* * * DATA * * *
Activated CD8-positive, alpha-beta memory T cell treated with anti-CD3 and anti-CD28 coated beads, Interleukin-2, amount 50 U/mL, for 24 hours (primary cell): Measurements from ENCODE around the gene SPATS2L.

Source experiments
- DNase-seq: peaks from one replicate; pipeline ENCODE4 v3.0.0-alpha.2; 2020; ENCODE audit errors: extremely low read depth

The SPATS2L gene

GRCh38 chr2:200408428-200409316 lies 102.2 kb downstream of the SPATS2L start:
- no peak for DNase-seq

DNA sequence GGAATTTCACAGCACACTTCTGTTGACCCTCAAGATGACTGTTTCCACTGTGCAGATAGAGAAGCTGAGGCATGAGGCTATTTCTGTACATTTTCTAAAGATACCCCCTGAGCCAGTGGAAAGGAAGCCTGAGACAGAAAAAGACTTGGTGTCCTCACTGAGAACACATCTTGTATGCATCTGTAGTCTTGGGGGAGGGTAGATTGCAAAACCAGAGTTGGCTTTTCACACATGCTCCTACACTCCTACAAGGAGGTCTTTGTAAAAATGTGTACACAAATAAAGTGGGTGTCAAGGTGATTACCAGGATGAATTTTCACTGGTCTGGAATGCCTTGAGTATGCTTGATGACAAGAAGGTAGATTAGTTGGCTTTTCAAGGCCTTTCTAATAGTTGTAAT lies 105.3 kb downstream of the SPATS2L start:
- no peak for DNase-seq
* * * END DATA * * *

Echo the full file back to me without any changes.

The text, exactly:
Activated CD8-positive, alpha-beta memory T cell treated with anti-CD3 and anti-CD28 coated beads, Interleukin-2, amount 50 U/mL, for 24 hours (primary cell): Measurements from ENCODE around the gene SPATS2L.

Source experiments
- DNase-seq: peaks from one replicate; pipeline ENCODE4 v3.0.0-alpha.2; 2020; ENCODE audit errors: extremely low read depth

The SPATS2L gene

GRCh38 chr2:200408428-200409316 lies 102.2 kb downstream of the SPATS2L start:
- no peak for DNase-seq

DNA sequence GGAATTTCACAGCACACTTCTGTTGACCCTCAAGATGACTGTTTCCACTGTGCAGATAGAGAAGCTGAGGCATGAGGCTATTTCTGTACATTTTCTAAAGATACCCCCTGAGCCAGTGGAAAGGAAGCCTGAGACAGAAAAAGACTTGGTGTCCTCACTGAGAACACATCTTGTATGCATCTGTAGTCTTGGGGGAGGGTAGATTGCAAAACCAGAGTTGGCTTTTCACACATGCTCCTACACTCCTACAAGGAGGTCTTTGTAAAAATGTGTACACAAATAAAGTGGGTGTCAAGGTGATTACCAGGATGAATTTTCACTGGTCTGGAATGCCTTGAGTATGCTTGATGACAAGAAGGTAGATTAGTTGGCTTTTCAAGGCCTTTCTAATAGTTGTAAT lies 105.3 kb downstream of the SPATS2L start:
- no peak for DNase-seq